Telehealth and Patient Autonomy | PDD

Telehealth and Patient Autonomy


on August 8 2022

How can telehealth enable patient autonomy? A snapshot view of future opportunities

Over the past two years, telehealth has seen exponential growth, accelerated by the pandemic and a need to keep people safe and healthy in their homes. Whilst the use of digital information and communication technology to access healthcare services remotely was something we were already seeing, the pandemic turned this into a necessity, not a luxury; and did so practically overnight.

Interestingly, as our societies start to open up again and despite our move into telehealth being an abrupt one, the return to in-person care has been far more gradual. As we enter the next phase of the pandemic, it is already clear that telehealth is set to stay as people seek to gain and maintain further autonomy and control over their care and wellbeing.

One of the major advantages of telehealth is the broader accessibility to services and the removal of barriers that in-person care can sometimes have. When we look at psychological care, for example, the clinical environment can be somewhat of a deterrent to those seeking treatment. Patients now have the option to receive the care they need from the comfort of their own homes, providing more options and encouraging adherence. As well as the removal of barriers, the convenient nature of this method means it is easier for patients to commit to their sessions and inevitably have better outcomes as a result.

Another benefit of telehealth is the ability to monitor patients with chronic conditions and those who have just undergone hospital procedures. The patient can be monitored remotely, in real time through a smart phone, tablet, or computer and new symptoms or changes in their condition can be reported immediately, rather than risking being overlooked at a next face-to-face check-up. This improvement in at-home care can help reduce the rate of hospital readmissions and transform patient wellbeing for the better. Alongside those advances, online healthcare has also seen an influx of new services and care concepts delivered through digital means. Such an example is ‘eye yoga’, a series of facial exercises and massage techniques aimed at reducing stress and the impact of the vast amount of time we spend on our screens. Trends such as this show the intricate ways in which the consumer is taking onus of their wellbeing and playing an interested and active role.

What we can also see is the autonomous nature of care that telehealth encourages. The relationship between doctor and patient has changed, enabling patients to take a more active role, and fostering a less passive and a more collaborative approach to care. This is a positive shift – it is proven that patients are more engaged with their treatment when it is the result of collaborative discussions rather than something that is dictated to them. We see this self-efficacy exemplified in the growth of smart watches and wearable fitness technology and in how consumers enjoy tracking their own behaviours and health every single day. We can monitor stress, sleep, heart rate, exercise and more- something that has quickly become a norm with companies constantly adding more variables for us to monitor and self-regulate. The rapid uptake of these technologies shows how popular self-monitoring has become in our society – people are continuously seeking out means of quantifying and optimising their lifestyles, including their health, and making it as easily available as possible.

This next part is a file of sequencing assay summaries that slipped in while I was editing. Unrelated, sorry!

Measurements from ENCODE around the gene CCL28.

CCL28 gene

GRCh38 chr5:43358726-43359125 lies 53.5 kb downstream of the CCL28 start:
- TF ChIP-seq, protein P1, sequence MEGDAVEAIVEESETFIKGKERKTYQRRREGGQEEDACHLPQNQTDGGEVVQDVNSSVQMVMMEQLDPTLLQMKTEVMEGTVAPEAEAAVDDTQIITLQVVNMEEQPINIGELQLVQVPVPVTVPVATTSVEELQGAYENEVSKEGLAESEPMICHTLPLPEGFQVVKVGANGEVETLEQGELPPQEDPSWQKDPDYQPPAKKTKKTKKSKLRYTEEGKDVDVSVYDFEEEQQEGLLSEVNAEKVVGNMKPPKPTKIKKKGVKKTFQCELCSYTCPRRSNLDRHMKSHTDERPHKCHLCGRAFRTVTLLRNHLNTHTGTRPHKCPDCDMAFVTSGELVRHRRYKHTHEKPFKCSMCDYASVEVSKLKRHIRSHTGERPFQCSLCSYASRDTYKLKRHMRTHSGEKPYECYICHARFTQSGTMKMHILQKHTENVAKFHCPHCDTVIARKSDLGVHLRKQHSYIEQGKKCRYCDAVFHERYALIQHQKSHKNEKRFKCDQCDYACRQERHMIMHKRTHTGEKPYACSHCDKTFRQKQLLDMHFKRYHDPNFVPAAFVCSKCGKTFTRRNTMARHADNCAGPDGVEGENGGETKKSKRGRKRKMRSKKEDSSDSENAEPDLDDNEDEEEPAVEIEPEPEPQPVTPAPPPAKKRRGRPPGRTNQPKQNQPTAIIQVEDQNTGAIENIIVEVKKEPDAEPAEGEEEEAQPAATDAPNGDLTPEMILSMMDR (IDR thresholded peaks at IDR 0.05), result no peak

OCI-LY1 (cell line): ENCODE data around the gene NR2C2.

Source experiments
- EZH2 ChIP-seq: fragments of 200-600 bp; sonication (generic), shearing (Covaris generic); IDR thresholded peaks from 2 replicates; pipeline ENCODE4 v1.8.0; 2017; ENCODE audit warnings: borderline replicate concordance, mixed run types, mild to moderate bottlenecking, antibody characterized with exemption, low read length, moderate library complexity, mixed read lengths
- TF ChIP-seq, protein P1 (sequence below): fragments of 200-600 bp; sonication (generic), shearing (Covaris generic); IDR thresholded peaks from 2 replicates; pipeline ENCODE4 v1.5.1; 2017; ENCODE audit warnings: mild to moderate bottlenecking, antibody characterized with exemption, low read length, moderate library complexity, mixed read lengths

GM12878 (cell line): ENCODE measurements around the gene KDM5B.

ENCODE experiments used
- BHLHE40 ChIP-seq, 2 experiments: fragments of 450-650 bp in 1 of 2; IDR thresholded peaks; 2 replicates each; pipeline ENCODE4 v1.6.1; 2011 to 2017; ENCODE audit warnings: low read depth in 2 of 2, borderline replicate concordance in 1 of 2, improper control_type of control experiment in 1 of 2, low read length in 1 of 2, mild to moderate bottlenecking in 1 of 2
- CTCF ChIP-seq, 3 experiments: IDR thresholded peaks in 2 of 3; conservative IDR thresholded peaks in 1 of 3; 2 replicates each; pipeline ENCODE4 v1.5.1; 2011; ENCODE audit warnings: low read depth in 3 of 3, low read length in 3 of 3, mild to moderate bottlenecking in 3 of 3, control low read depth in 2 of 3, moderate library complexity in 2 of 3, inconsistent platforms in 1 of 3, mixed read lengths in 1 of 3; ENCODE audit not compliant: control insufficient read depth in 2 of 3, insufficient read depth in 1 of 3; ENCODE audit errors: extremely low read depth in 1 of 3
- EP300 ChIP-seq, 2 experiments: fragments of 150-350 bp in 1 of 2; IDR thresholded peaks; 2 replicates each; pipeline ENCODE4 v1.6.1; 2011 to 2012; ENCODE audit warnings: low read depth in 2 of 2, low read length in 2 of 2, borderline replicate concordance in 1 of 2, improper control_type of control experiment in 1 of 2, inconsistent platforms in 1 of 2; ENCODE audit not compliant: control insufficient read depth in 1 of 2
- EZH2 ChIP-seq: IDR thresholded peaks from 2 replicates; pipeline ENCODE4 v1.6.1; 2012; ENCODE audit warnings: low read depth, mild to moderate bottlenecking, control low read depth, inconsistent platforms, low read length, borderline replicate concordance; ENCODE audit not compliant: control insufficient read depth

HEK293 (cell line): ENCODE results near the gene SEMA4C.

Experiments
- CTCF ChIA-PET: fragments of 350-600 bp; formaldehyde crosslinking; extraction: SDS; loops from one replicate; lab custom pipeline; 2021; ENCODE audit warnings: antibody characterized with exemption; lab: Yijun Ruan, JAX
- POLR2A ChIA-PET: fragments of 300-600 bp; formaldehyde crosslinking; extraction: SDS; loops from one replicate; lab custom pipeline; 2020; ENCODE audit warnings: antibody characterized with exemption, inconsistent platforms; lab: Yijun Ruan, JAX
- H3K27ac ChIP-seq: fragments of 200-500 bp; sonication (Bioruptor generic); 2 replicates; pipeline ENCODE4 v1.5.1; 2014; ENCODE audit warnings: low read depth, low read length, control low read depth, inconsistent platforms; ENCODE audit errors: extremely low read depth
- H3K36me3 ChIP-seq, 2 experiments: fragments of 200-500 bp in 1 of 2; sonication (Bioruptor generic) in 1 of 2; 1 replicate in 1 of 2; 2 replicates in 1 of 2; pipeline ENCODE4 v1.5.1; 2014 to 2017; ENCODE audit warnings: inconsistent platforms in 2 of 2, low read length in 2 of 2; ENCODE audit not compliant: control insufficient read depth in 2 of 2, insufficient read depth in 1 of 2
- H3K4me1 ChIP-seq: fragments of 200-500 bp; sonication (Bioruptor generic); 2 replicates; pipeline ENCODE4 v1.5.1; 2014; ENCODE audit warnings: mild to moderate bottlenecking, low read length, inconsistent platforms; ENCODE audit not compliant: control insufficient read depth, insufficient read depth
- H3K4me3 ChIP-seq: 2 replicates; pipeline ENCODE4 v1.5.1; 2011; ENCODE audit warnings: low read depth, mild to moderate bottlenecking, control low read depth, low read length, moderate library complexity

technology and medicine concept - happy pregnant woman with tablet pc computer having a video call with female doctor at home

An example of where we have seen one population group benefitting from telehealth for some time, is the use of remote monitoring for expecting mothers – particularly those at risk of any complications. Using a wireless pad and disposable electrode patches, the healthcare professional can monitor the vital signs of the mother and baby remotely – reducing the need for any unnecessary face to face interactions. The patches do not need to be removed at any point, leaving little for the expectant mother to have to do. While the adoption of telehealth services during pregnancy was particularly driven by the risks associated with expectant mothers visiting a hospital during the pandemic, it is quickly becoming part of a holistic approach to pregnancy care, with enormous benefit for those with high-risk pregnancies as they can continue to be closely monitored throughout and in between face-to-face check-ups.

In the near future, as our healthcare systems embrace a hybrid model, we will see more peer-to-peer support incorporated into telehealth, and find new ways to support patients, exploring what they miss the most from frequent, face-to-face interactions.

Yet, despite its obvious strengths, telehealth is not without challenges. Only by putting people at the centre of innovation can we respond to the needs of those patients and medics who use those services or home devices – and aid the development of relevant, commercially successful solutions in an ever-changing world.